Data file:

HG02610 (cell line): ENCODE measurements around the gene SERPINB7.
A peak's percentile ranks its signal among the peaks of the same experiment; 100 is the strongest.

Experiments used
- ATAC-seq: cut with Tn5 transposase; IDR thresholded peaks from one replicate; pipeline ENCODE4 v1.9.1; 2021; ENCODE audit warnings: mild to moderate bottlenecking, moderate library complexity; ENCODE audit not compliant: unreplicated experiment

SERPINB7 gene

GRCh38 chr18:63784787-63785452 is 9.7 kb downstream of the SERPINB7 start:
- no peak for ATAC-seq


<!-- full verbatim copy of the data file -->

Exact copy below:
HG02610 (cell line): ENCODE measurements around the gene SERPINB7.
A peak's percentile ranks its signal among the peaks of the same experiment; 100 is the strongest.

Experiments used
- ATAC-seq: cut with Tn5 transposase; IDR thresholded peaks from one replicate; pipeline ENCODE4 v1.9.1; 2021; ENCODE audit warnings: mild to moderate bottlenecking, moderate library complexity; ENCODE audit not compliant: unreplicated experiment

SERPINB7 gene

GRCh38 chr18:63784787-63785452 is 9.7 kb downstream of the SERPINB7 start:
- no peak for ATAC-seq